Projects and Coursework
MIT was a fun three years - here's an effort to highlight the technical parts.
Splice 6.824 Distributed Systems
Splice is a peer-to-peer, live text editor à la Etherpad or Google Docs, moving information processing to the participating peers only. A central server is used to serve the initial HTML/JS/CSS assets and broker connections between peers - all further communication is done peer-to-peer over WebRTC (via PeerJS). Splice handles operational transforms in a distributed environment, promising eventual consistency, and supports cursor data, user names, and chat.
Octopus 6.829 Computer Networks
Partnered with Somak Das - ANSI C and Java
Octopus is a fork of TightVNC (the old, open source 1.3 version) that improves on VNC's RFB protocol under poor network conditions. Octopus is resilient to high latency (actively pushes frames to client instead of waiting for client requests), high loss rates (lossy transport over UDP is combined with intelligent retransmissions), and varying bandwidth (adapts quality and framerate to match sampled bandwidth). Writing in ANSI C can be a nostalgic experience.
Polymerase 6.UAP Senior Project
Good ol' Java
Polymerase is a Java library to add Paxos-based replication across a set of servers. It works by instantiating a
Replicator that takes in (serializable) objects and returns replicated proxies. Any method calls on the returned objects are automatically replicated across all configured servers - Paxos ensures reliability and consistency even under failure of (a minority of) servers.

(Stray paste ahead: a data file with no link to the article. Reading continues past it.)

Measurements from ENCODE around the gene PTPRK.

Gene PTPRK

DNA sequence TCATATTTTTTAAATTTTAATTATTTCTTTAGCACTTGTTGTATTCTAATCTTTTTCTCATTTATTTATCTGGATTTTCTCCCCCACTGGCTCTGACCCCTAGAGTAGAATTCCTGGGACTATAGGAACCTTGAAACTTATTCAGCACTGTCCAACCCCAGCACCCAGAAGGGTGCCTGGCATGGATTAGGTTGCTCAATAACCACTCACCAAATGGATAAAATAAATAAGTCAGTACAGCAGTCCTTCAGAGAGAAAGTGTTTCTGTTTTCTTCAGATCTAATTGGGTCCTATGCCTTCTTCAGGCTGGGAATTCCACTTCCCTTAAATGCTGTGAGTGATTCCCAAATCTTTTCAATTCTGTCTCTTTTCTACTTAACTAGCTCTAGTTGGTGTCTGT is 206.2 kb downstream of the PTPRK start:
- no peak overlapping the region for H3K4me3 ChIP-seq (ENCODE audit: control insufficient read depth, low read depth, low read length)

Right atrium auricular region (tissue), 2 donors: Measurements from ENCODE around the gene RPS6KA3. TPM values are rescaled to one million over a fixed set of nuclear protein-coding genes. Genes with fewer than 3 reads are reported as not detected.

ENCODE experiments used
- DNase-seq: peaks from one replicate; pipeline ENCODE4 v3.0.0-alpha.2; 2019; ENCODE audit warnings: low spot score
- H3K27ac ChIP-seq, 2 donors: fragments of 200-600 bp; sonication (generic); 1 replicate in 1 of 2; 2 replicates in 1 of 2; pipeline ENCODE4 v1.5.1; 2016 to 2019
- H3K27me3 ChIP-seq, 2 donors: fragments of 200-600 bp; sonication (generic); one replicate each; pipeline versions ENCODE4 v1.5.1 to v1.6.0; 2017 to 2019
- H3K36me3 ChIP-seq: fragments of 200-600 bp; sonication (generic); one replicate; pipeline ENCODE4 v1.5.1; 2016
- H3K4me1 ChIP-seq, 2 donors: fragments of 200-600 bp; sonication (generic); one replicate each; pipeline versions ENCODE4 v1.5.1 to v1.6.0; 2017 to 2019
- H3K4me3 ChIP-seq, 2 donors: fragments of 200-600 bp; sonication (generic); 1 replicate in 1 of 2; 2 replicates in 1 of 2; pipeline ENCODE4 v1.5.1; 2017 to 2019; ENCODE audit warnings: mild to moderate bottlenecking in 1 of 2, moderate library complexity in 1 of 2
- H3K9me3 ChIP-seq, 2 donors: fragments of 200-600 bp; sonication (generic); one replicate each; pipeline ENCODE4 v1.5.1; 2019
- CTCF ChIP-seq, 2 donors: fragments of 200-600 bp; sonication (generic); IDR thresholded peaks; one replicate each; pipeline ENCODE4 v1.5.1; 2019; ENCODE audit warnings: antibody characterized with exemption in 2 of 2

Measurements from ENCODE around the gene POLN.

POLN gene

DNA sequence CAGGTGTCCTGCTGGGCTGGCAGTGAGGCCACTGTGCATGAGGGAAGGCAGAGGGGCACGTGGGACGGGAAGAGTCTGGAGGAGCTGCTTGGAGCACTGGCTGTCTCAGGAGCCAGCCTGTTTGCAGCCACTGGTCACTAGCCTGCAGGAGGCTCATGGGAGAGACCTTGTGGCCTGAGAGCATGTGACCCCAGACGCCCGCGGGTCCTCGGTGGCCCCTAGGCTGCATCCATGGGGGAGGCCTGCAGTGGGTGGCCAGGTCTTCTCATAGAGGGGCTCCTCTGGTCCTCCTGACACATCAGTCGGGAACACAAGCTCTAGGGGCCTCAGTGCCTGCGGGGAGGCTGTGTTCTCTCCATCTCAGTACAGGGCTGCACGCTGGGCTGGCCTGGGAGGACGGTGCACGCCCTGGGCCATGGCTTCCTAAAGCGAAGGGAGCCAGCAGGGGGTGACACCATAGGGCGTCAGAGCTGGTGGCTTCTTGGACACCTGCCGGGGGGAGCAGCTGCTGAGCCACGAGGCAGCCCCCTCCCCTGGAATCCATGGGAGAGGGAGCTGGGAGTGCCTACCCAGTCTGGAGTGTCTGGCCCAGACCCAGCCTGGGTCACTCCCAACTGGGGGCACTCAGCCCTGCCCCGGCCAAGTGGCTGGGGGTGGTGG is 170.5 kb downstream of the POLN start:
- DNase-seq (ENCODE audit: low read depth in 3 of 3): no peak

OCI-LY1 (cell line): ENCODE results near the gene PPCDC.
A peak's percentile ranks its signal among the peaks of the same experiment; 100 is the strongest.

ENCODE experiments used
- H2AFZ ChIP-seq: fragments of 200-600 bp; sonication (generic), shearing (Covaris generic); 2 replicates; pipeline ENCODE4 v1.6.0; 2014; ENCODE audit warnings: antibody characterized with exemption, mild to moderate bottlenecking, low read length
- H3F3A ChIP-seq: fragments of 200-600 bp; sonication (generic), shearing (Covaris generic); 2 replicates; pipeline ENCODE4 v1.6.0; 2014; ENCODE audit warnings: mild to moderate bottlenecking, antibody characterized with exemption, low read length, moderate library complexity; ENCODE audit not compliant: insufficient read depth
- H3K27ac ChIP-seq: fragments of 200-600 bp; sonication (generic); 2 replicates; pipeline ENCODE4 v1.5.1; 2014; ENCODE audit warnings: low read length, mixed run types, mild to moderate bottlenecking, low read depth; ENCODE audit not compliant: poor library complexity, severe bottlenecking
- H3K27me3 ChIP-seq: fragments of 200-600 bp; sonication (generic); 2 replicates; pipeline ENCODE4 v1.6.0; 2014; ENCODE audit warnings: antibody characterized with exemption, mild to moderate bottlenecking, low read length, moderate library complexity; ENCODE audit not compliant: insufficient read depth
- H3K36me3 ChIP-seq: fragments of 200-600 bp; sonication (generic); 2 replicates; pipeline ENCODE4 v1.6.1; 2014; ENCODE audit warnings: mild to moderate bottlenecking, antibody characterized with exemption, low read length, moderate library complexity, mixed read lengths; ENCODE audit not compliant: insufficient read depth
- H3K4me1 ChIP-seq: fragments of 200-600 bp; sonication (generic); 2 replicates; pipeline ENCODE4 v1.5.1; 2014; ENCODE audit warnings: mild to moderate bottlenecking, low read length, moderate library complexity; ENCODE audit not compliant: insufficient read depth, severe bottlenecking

Replicated method calls are applied in a consistent order across all servers. Polymerase uses a log-and-play approach to achieve consistency. Further mechanisms allow for finer-grained serialization controls.
@AllowStale is a decorator on methods to allow best-effort calls without first waiting for the object to become up to date. By default, consistent serialization is enforced across all method calls -
@ClassParallel decorators allow parallelization at the instance and class levels, respectively.
Process Migration in JOS 6.828 Operating Systems
Partnered with Thomas Georgiou and Mark Zhang - low level C
We implemented process migration in JOS, a lightweight exokernel operating system. A migration daemon runs in the background, and an accompanying user-level binary initiates the migration by taking in a process ID and a target host. The process is frozen, and its state (including call statck and allocated memory) is transferred to the new host where it is resumed. Our implementation of process migration allows for shared memory between local and migrated processes as well as remote, forwarded system calls from migrated processes.
Starbucks 6.035 Compilers
Starbucks is a Decaf (think Java, but simplified) compiler written in Java. It actually outputs to NASM syntax, where it's compiled and linked. Optimizations include dead code elimination, common subexpression elimination, copy propagation, register coloring, algebraic simplification, and loop unrolling.
Coursework Fall 2010 - Spring 2013
- 6.824 Distributed Systems
- 6.829 Computer Networks
- 6.207 Networks
- 6.UAP Undergraduate Advanced Project
- 6.170 Web Software Studio (TA)
- 6.172 Performance Engineering
- 6.828 Operating Systems
- 14.27 Economics of Ecommerce
- 6.UAT Preparation for Undergraduate Advanced Project
- 21F.301 French I
- 6.033 Computer System Engineering
- 6.035 Computer Language Engineering (aka Compilers)
- 6.046 Design and Analysis of Algorithms
- 21W.789 Communicating with Mobile Technology
- 21M.301 Harmony and Counterpoint I
- 6.004 Computation Structures
- 6.005 Software Construction
- 6.034 Artificial Intelligence
- 6.02 Introduction to EECS II
- 14.01 Principles of Microeconomics
- 6.006 Introduction to Algorithms
- 6.042 Mathematics for Computer Science (aka Discrete Math)
- 6.01 Introduction to EECS I
- 18.06 Linear Algebra
- 21W.785 Communicating with Web-Based Media
- 7.012 Introductory Biology
- 3.091 Introduction to Solid-State Chemistry
- 14.02 Principles of Macroeconomics